Today I was examining an on-line copy of the Washington, D.C., municipal code, and came across a startling item. The D.C. government has enacted a "Constitution" which it styles as the "Constitution for the State of New Columbia." Apparently this was enacted in 1987, and presumably it supersedes the "Constitution of the State of New Columbia" which was enacted in 1982.
In the Bill of Rights section of the 1987 Constitution is the following:
Sec. 102. Right to keep and bear arms.
A well regulated militia being necessary to the security of a free State, the right of the people to keep and bear arms, shall not be infringed.
The public Westlaw site of the D.C. Code provides a short history of the 1987 Constitution: "Law 7-8 was introduced in Council and assigned Bill No. 7-154, which was referred to the Committee of the Whole. The Bill was adopted on first and second readings on April 14, 1987 and May 5, 1987, respectively. Signed by the Mayor on May 6, 1987, it was assigned Act No. 7-19 and transmitted to both Houses of Congress for its review."
Now, because the District of Columbia has not yet become the State of "New Columbia", the 1987 Constitution has not yet gone into effect. Nevertheless, the Constitution has some interesting implications for the DC handgun ban case for which the Supreme Court is considering petitions for a writ of certiorari.
First, the DC government in 1987 chose to create a new constitution which, unlike the 1982 constitution, contained a right to keep and bear arms. The decision made the proposed DC constitution more normal, in that the vast majority of American state constitution have a right to keep and bear arms.
Second, the DC constitution used language which exactly tracks the U.S. Second Amendment, and the language of several state constitutions: North Carolina, South Carolina, Alaska, and Hawaii. Notably, in 1987, the state court cases on this precise language recognized the right as an individual one which included the right to own handguns. See, State v. Kerner, 107 S.E. 222 (N.C. 1921); State v. Dawson, 159 S.E.2d 1 (N.C. 1968). Cf. State v. Fennell, 382 S.E.2d 231 (N.C. 1989); State v. Mendoza, 920 P.2d 357, 363 n. 9 (Haw. 1996) (not deciding what type of right the arms guarantee was, but stating that interpreting the arms right as both collective and individual, subject to state police power, would be consistent with the majority of other state constitutions); Morgan v. State, 943 P.2d 1208 (Alaska Ct. App. 1997) (holding right, in text that had been modified in 1994, is not violated by prohibition on gun possession by citizens on probation).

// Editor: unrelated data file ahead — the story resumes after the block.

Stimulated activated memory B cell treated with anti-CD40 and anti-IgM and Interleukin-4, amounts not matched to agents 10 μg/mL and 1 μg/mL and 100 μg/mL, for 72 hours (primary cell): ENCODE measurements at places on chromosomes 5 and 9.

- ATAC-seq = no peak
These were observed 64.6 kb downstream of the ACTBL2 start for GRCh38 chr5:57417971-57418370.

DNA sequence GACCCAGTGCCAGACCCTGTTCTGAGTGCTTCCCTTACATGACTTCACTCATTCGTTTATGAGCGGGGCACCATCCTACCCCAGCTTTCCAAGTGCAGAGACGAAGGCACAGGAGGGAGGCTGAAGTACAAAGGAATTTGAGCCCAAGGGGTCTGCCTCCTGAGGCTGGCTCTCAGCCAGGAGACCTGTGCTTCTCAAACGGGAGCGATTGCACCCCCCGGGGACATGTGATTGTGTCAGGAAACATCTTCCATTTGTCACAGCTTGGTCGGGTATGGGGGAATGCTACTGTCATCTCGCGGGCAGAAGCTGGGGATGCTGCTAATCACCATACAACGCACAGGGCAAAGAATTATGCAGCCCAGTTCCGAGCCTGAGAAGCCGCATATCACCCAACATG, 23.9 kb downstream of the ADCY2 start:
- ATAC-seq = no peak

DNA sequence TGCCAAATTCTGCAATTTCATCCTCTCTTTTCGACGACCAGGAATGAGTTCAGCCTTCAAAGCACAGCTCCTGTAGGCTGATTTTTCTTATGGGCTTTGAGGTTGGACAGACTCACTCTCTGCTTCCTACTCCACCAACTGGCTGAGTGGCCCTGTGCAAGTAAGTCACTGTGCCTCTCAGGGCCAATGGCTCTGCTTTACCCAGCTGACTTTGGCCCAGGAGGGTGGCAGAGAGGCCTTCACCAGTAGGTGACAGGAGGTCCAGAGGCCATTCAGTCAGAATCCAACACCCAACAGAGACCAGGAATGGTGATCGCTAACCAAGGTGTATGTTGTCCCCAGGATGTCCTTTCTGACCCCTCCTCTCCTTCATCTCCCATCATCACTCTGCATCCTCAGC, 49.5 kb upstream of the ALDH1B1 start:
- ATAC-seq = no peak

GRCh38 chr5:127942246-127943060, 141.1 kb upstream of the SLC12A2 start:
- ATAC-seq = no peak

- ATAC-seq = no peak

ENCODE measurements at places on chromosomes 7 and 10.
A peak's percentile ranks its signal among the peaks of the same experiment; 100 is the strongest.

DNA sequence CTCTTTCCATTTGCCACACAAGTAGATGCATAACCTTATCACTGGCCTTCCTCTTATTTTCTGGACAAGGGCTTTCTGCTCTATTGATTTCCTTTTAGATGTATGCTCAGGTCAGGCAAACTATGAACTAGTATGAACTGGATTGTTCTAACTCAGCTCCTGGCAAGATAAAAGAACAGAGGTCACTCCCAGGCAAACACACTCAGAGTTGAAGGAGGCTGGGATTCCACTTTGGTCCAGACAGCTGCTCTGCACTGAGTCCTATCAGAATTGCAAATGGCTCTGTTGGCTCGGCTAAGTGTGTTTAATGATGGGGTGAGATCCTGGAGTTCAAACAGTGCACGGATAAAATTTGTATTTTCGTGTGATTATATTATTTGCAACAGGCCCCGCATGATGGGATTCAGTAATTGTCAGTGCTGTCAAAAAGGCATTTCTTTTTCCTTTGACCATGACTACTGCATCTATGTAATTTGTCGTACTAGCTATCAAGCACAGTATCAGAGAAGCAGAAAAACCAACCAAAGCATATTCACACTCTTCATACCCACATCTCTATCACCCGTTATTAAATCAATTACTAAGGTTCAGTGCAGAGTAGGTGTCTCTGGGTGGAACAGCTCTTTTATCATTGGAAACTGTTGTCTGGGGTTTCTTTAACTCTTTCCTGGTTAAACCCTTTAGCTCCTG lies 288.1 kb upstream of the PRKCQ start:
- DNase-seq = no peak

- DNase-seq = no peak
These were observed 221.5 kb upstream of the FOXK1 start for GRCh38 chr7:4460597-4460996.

It is sometimes claimed (such as by DC lawyers in the instant litigation) that the Second Amendment phrasing is merely a protection of state militias from federal interference. The DC Constitution demonstrates the absurdity of the argument; nothing in the DC Constitution could overcome the Supremacy Clause and prevent federal control (pursuant to the U.S. Constitution) of the DC state militia. The only plausible explanation for the placement of the right to keep and bear arms language in the "Bill of Rights" section of the DC Constitution is that section 102 of the DC Constitution has precisely the same effect as every other section of the DC Constitution's Bill of Rights: to shield the individual rights of ordinary DC citizens from potential abuse by the New Columbia state government.
Accordingly, when DC lawyers argue to lower federal courts, and to the U.S. Supreme Court, that the language of the U.S. Second Amendment is not an ordinary individual right, they are making an argument which is decisively contradicted by the very constitution adopted by the government whom the lawyers are representing.
Second, DC's cert. petition makes the novel argument that the District of Columbia (an entity over which the U.S. Constitution grants Congress plenary power) is somehow already a sovereign state for purposes of the Second Amendment; they claim that the 1886 Supreme Court decision in Presser v. Illinois, which held that under the 14th Amendment Privileges and Immunities clause, none of the Bill of Rights are enforceable against states, immunizes D.C. today from the enforcement of the Second Amendment. Yet the New Columbia Constitution shows that D.C. wants to be a state and wants the exact language of the Second Amendment to be enforceable against D.C.
Strictly speaking, Presser is irrelevant, because D.C. is not yet a state, but even if D.C. were somehow considered a quasi-state, the D.C. Constitution shows D.C.'s desire to be subject to the language of the Second Amendment.